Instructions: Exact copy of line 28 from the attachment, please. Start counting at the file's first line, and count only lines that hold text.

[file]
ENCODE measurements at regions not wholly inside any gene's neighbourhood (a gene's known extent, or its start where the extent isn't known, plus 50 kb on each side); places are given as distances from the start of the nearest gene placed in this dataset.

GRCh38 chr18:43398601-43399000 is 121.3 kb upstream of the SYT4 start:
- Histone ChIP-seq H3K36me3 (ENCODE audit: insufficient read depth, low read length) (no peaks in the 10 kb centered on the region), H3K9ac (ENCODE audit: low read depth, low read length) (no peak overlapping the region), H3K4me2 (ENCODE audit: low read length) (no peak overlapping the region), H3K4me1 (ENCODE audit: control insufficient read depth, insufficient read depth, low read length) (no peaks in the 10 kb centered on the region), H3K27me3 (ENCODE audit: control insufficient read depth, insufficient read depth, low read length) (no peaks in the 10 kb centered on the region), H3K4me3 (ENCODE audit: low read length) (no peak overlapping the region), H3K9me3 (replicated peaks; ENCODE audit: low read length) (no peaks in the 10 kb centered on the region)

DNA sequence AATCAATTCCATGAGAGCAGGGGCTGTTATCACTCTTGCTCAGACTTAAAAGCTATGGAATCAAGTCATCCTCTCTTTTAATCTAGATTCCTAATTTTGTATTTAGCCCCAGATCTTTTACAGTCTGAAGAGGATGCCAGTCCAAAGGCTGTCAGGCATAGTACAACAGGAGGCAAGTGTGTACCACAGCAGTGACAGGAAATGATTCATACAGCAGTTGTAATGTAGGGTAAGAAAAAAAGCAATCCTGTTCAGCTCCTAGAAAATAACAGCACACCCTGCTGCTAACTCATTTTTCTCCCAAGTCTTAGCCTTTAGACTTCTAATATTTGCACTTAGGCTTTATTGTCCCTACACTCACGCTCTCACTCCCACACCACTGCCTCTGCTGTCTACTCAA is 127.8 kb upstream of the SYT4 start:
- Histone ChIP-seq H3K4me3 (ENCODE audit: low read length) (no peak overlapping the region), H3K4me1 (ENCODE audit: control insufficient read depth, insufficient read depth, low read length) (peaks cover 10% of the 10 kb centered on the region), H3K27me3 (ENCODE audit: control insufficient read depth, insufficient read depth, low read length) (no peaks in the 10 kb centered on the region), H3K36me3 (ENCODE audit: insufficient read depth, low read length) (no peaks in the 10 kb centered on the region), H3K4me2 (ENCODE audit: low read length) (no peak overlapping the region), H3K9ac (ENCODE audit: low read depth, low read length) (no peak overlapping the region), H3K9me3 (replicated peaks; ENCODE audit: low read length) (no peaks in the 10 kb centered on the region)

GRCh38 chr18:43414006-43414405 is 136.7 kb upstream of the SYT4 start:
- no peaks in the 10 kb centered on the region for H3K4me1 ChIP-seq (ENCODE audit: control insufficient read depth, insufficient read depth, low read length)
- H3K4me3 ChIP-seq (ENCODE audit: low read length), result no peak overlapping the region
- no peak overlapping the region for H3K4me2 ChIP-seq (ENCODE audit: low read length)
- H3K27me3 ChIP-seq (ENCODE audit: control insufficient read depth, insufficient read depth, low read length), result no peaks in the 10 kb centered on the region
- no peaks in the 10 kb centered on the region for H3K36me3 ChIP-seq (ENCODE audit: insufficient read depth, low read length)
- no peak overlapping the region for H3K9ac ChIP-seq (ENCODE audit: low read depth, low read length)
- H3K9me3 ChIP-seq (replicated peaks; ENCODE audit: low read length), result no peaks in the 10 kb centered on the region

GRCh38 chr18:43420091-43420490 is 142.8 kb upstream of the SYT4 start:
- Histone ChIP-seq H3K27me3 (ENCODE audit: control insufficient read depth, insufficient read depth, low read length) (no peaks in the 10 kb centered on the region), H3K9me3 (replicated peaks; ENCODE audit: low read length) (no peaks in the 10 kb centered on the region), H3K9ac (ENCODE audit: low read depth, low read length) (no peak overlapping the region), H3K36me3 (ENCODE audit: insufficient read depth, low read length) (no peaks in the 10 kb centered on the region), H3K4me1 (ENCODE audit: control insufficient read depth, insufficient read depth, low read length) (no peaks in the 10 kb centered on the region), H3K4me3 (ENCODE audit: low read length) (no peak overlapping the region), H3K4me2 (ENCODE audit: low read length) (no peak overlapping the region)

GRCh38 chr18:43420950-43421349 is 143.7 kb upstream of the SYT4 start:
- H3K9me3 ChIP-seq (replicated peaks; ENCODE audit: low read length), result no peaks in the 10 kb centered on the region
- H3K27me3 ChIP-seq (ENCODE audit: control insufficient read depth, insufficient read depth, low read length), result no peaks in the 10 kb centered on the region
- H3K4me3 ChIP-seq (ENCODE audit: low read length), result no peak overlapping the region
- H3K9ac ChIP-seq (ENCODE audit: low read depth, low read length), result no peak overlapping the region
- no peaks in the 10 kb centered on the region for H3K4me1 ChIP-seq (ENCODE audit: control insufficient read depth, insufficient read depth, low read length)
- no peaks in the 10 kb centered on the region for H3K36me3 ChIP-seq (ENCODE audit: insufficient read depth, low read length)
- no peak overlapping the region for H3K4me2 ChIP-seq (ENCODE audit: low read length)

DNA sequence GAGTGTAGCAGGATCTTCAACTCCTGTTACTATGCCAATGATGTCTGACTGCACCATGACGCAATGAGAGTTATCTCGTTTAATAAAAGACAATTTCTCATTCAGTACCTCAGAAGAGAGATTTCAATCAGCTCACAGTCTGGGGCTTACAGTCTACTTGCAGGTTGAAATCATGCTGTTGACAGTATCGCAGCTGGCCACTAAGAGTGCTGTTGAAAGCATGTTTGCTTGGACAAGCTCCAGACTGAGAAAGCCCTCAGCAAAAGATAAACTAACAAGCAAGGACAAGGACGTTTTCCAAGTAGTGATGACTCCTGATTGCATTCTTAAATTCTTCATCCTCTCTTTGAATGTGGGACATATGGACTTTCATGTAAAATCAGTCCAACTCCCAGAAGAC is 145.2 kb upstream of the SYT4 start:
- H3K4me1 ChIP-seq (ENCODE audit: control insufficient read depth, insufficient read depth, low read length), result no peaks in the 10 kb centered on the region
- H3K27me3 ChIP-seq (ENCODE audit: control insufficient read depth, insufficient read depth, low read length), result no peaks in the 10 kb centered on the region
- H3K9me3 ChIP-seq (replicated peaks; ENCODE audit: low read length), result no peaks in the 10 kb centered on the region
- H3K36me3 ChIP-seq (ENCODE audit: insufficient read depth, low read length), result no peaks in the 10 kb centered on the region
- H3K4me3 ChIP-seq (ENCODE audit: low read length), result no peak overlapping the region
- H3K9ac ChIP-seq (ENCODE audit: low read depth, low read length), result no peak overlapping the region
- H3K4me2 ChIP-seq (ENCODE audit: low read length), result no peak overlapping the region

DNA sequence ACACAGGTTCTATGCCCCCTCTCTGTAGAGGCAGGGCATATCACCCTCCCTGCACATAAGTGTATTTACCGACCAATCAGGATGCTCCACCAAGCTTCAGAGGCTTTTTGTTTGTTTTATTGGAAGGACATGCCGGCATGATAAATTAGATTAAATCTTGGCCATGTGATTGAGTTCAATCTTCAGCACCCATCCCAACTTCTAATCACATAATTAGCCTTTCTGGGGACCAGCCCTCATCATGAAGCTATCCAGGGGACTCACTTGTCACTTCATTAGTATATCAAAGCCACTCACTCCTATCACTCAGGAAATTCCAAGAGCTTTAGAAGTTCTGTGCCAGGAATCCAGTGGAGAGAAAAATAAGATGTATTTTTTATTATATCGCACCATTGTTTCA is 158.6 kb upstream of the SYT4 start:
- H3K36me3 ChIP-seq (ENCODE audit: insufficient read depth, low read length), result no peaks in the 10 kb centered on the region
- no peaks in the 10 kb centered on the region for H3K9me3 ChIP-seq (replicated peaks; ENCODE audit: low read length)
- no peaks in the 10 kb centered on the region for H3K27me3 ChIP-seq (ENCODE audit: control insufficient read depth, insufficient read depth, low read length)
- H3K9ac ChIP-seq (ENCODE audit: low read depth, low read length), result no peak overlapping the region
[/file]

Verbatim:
- H3K36me3 ChIP-seq (ENCODE audit: insufficient read depth, low read length), result no peaks in the 10 kb centered on the region